# Determine the values of $k$ for which the equation $x^3-12x+k = 0$ will have three different roots.

Determine the values of $k$ for which the equation $x^3-12x+k = 0$ will have three different roots.

I can do this with calculus, I was just wondering what could be the pure algebraic approach to solve this?

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The three roots are distinct whenever the discriminant with respect to $x$, which in this case is $6912-27 k^2 = -27 (k-16) (k+16)$, is nonzero.

Or were you asking for three distinct real roots? The values of $k$ where it switches between having three real roots and having one real root will be zeros of the discriminant.

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There are formulas, which solve cubic equations: see for example the wikipedia article about cubic functions: here

With this explicit description of the zeros of your function, you can approach that question algebraically.

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When $k=0$, $x^3-12x=0\Leftrightarrow x=0\text{ or }x=\pm2\sqrt3$, so there are three real solutions in that case. Graphically, that means the curve $y=x^3-12x+k$ is "curvy enough" to have three distinct real zeros. The symmetry of the solutions in the $k=0$ case suggests that there are two values of $k$ at which we will go from having 3 real solutions, to 2 real solutions, to 1 real solution, and they are opposites. The boundary case, when we have 2 real solutions with one having multiplicity 2, should factor in the form $(x-a)(x-b)^2=x^3-(a+2b)x^2+(2ab+b^2)x-ab^2$, so we need $a+2b=0$ and $2ab+b^2=-12$. Solving that system gives $(a,b)=(4,-2)$ or $(a,b)=(-4,2)$, which give $k=-ab^2=\pm16$.

So, when $-16<k<16$, there are three distinct real solutions; when $k=\pm16$, there are two distinct real solutions; and when $k<-16$ or $k>16$, there is one real solution (and a conjugate pair of nonreal complex solutions).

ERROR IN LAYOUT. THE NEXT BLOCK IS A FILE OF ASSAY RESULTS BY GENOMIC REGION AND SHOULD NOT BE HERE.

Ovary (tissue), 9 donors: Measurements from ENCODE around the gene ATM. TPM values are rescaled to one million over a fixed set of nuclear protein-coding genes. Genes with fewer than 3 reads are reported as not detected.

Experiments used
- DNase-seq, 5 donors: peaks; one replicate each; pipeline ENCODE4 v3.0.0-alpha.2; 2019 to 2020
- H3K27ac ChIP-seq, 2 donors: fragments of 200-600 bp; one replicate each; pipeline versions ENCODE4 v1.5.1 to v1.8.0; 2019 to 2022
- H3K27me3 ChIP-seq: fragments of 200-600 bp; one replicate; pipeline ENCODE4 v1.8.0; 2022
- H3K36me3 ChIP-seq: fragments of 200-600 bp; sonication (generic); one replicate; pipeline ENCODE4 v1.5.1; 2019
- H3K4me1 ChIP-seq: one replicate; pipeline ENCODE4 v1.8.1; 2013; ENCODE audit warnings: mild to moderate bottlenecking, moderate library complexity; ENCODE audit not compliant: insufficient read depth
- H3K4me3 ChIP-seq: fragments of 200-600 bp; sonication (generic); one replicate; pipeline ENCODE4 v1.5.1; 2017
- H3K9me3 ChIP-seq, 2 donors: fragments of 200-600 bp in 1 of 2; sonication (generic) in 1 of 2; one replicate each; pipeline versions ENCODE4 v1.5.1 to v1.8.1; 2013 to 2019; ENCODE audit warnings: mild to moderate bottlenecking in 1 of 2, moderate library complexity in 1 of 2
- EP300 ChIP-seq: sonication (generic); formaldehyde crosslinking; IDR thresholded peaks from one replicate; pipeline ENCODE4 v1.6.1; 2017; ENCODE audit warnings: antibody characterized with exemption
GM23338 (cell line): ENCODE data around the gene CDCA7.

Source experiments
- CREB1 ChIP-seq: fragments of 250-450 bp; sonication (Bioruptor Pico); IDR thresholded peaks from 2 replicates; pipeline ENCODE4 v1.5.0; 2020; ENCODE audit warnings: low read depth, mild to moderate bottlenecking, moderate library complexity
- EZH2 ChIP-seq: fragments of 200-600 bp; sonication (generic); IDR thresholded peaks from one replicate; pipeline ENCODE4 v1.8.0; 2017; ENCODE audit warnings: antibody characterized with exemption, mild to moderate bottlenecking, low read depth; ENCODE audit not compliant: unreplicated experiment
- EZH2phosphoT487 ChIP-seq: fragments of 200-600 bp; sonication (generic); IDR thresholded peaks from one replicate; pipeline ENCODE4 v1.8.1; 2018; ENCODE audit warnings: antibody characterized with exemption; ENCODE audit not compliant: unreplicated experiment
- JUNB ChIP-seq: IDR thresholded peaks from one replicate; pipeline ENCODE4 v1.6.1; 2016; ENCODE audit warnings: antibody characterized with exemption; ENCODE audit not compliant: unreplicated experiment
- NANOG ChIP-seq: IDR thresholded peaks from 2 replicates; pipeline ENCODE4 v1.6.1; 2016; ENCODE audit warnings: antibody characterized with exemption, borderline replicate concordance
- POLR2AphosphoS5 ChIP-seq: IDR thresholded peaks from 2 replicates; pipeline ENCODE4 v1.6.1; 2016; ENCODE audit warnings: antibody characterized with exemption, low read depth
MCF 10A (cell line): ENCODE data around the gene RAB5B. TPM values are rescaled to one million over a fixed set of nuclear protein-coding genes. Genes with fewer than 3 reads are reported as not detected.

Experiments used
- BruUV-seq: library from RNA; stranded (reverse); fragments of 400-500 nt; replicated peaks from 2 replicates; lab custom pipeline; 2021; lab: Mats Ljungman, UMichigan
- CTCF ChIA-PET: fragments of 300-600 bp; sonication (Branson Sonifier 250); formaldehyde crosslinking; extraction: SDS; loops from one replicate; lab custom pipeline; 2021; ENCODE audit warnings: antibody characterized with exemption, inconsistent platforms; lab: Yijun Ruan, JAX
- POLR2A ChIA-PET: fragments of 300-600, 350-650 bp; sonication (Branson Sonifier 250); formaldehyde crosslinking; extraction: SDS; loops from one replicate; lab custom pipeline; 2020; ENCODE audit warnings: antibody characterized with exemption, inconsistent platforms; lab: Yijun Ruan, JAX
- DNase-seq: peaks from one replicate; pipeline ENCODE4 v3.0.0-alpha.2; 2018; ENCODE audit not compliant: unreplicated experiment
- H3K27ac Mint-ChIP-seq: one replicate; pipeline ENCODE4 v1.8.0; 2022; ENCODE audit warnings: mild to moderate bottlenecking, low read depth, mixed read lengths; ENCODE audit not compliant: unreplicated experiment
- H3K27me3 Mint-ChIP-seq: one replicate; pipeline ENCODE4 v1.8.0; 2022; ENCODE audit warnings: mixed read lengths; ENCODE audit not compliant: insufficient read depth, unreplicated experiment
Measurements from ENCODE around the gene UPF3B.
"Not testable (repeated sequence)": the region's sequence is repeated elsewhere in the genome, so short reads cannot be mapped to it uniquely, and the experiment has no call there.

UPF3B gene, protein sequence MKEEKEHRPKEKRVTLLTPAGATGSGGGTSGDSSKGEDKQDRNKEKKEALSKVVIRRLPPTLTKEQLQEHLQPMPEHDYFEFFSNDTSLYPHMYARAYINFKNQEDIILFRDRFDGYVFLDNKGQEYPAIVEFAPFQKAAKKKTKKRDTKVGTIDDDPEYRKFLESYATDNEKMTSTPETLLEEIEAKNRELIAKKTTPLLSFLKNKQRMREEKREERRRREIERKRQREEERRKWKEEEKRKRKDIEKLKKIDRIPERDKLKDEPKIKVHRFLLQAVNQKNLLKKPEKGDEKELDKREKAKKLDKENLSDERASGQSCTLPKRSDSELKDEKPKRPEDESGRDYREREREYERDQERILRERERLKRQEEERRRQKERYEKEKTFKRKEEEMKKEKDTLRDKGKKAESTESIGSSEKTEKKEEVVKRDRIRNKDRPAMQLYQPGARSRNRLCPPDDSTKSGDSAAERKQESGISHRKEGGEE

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Suppose that the equation $f(x)=x^3-12x+k=0$ has a double root $y$. Then it easily follows that $f'(y)=0$, which is $3y^2-12=0$, i.e. $y=\pm 2$. So the only candidates for a double root are $\pm 2$.

If $y=2$ is a root of $f$ then $8-24+k=0$ and $k=16$.

If $y=-2$ is a root of $f$ then $-8+24+k=0$ and $k=-16$.

So when $k \neq \pm 16$ the roots of $f$ are distinct.

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We interpret "algebraic" somewhat loosely, in order to describe some material that was once a part of school algebra, but no longer is.

Look somewhat more generally at $x^3-ax+k=0$. Recall the identity $$\cos 3\theta=4\cos^3 \theta-3\cos\theta.$$ We want to make our cubic look like $4t^3-3t=c$.

Do this by making the change of variable $x=\lambda t$. Then our equation becomes $$\lambda^3 t^3-a\lambda t +k=0.$$ We want to have $\dfrac{\lambda^3}{a\lambda}=\dfrac{4}{3}$. Solve for $\lambda$. We get $\lambda=\sqrt{4a/3}$.

For simplicity we now go back to our specific numbers, though the argument can be made quite general. With $a=12$, we can take $\lambda=4$.

Substitute in our equation. After a bit of manipulation, it becomes $$4t^3-3t=-\frac{k}{16}.\qquad\qquad(\ast)$$ By comparison with the identity for $\cos 3\theta$, $(\ast)$ has three (not necessarily distinct) solutions iff $-k/16$ is the cosine of something (which we call $3\theta$). So the necessary and sufficient condition for $3$ not necessarily distinct real roots is $|-k/16|\le 1$. Let $3\theta=\arccos(-k/16)$. Then the solutions of $(\ast)$ are $\cos(\theta)$, $\cos(\theta+2\pi/3)$, and $\cos(\theta+4\pi/3)$. For some special values of $\theta$, two or more roots coincide.

More general cubics can be handled in the same way. If for example we are interested in $x^3+px^2+qx+r=0$, first make the substitution $x=y-p/3$. The resulting polynomial has no $y^2$ term.

The substitution trick $x=y-p/3$ goes back to Cardano. The trigonometric solution of the cubic in the case of all real roots is due to Vieta.

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